Legal Aid in 2017: Figures and Trends

 HRDF Update, May 2018

Legal Aid in 2017: Figures and Trends

 2017 was yet another challenging year for Human Rights Defenders working in Israel and in the Occupied Palestinian Territories.

Amidst the shrinking space for civil society actors, we have noticed an increasingly varied range of attacks on local HRDs, primarily:

Over the course of 2017, we adapted our programs and services to address these new threats -read more below.


Arrest until completion of all proceedings

In 2017 we saw increasing unjustified use of the tool of ‘arrest until completion of all proceedings’ against 4 Palestinian leaders of the popular struggle in West Bank:

  • even in cases with flaky evidentiary basis ;
  • even in cases in which the charges fail to meet a severity threshold ; and
  • even when there is no allegation of violent behavior.

This trend puts HRDs in risk of prolonged incarceration and pushes many of them to cut plea bargains in order to regain their freedom, at the risk of conviction, and limiting probation terms, which curtail their ability to pursue their HR work. This is a dangerous constraint on the civil space for action. The HRDF has funded legal representation in several such cases.

Civil law as a tool to threaten or harm HRDs

In 2017 we saw an increased use of civil law as a tool to threaten or harm HRDs, with the desire to deter and silence them. Many activist received libel lawsuits, or threats of such lawsuits (including warning before filing a lawsuit or demand for ‘compensation’ to prevent lawsuit), following things they said or wrote as part of their Human Rights’ protection activity, usually on social media. In response, we recruited three new lawyers with expertise in civil law, offered and provided protection from civil threats as a routine part of our legal aid program, and developed a new training for HRDs on avoiding and minimizing the risk for libel lawsuits.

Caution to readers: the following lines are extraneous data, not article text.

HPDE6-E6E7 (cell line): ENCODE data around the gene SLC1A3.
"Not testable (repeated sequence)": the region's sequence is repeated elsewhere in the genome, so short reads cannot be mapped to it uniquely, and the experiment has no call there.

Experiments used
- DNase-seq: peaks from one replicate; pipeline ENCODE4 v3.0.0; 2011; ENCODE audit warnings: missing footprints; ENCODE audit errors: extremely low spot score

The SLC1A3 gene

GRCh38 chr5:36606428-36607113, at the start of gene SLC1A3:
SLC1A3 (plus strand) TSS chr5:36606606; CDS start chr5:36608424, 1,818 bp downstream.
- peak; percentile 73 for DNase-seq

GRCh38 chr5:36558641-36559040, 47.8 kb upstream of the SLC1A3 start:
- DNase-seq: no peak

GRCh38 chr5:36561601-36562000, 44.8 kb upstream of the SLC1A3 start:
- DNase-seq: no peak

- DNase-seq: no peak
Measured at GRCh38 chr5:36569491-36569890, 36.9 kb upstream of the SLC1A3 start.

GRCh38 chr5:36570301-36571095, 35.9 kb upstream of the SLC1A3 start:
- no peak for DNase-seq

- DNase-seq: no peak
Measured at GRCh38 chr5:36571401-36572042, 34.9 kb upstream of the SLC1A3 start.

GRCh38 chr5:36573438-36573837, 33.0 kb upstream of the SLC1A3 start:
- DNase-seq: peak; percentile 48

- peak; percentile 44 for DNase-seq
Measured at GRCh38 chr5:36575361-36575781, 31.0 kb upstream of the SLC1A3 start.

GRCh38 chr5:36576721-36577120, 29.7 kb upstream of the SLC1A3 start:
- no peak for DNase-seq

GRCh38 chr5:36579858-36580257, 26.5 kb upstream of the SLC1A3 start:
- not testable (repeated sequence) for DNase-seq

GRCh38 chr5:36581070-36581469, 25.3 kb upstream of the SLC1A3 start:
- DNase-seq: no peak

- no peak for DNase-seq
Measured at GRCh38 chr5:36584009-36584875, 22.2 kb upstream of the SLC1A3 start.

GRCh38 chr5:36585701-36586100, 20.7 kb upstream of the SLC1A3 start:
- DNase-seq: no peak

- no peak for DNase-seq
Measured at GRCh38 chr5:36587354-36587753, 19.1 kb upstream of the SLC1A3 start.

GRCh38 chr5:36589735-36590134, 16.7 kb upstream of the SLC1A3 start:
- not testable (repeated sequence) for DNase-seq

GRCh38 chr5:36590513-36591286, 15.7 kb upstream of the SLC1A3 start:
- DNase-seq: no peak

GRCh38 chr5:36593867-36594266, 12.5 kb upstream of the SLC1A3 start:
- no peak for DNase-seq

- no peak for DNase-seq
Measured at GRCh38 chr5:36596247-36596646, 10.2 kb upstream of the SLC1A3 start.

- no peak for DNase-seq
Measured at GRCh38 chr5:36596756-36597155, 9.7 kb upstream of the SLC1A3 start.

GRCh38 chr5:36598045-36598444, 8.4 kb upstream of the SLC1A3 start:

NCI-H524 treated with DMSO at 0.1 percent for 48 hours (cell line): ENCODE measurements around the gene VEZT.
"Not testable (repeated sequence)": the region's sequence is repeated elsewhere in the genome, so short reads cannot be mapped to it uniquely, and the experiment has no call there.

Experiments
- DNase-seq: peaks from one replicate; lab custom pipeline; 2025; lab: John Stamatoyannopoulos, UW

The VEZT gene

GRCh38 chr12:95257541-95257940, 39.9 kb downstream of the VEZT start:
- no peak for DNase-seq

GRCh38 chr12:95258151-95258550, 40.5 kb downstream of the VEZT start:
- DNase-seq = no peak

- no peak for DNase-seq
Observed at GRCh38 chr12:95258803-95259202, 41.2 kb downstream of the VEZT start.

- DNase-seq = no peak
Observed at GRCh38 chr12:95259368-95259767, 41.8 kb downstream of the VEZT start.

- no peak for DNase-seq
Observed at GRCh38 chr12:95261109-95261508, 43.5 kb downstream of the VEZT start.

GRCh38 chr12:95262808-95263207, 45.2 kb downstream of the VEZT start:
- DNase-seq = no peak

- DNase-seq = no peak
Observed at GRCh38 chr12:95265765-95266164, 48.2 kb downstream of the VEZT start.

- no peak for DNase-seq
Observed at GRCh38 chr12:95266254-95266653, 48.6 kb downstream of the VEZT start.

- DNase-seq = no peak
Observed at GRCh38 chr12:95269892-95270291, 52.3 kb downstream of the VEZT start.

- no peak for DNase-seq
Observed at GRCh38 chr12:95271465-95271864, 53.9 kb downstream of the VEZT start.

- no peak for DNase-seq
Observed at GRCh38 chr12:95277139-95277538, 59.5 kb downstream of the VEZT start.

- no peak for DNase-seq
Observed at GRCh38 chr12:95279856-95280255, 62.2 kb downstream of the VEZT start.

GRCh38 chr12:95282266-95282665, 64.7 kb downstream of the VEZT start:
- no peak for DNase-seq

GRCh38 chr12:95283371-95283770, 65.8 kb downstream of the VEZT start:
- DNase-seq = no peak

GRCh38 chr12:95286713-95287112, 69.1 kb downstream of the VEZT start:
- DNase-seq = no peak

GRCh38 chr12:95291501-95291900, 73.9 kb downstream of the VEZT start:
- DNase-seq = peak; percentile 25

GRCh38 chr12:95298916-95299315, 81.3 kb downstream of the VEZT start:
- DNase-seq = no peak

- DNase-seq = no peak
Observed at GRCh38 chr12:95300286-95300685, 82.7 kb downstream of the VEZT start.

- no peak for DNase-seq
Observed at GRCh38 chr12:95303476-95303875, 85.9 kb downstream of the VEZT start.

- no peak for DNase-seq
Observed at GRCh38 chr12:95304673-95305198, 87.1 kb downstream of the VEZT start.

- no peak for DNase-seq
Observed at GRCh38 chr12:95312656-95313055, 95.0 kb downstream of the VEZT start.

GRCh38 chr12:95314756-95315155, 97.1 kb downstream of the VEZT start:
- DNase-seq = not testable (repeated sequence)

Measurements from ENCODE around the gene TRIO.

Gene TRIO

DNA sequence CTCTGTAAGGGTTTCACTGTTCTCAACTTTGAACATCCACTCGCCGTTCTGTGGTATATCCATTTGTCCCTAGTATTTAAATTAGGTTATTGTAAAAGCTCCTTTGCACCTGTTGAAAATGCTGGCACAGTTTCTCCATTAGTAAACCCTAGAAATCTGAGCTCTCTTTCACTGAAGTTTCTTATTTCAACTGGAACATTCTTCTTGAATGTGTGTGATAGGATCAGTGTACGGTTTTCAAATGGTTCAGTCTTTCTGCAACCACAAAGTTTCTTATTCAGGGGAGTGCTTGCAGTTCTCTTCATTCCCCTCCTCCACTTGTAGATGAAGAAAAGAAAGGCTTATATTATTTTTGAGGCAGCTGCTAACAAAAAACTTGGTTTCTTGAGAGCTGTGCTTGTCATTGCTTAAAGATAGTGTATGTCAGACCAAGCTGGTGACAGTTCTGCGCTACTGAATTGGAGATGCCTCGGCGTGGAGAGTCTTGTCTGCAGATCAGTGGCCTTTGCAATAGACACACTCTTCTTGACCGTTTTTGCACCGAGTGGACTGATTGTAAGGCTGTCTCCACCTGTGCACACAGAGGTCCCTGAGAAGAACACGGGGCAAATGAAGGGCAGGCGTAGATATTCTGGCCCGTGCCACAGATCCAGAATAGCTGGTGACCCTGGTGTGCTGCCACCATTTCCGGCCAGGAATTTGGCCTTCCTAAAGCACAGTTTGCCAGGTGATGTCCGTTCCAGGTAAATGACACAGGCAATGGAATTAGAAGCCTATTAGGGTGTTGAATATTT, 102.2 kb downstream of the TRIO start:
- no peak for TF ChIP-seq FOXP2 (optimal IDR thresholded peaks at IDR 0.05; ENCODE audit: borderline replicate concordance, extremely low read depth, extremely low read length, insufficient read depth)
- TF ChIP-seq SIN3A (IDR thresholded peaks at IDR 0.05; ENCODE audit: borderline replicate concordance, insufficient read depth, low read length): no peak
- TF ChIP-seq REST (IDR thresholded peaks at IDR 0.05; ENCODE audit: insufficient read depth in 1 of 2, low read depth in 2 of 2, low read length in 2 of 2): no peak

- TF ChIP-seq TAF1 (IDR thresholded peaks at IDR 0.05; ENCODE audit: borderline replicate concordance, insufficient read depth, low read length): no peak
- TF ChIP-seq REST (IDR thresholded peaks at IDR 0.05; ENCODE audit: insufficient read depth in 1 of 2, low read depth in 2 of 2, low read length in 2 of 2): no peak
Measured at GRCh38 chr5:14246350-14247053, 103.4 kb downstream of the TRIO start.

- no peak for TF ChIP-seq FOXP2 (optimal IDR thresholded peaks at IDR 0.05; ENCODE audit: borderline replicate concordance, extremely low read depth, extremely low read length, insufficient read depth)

The following are examples for cases we defended:

  • An activist with an Israeli HR organization is target of a 120,000 NIS damages lawsuit, over a Facebook post that showed an illegal construction in a settlement. The settler living there, a vocal right wing activist, claims the publication exposed him to threats and harassment. The defense, led by adv. Itai Mack rejects all claims and argues that the lawsuit reflects an organized campaign to silence a specific activist and organization. We are awaiting the Jerusalem court’s decision on whether it would hold a trial in the matter.
  • An independent journalist is sued for 750,000 NIS, for calling an Israeli businessman ‘racist’ and ‘ringleader in Israel’s war on Africans’. Israeli mainstream media has reported that the man, a former military general, is in contact with the South Sudanese government. The journalist is defended by Adv. Shlomi Zecharia and his trial is ongoing.

Attacks in Israeli media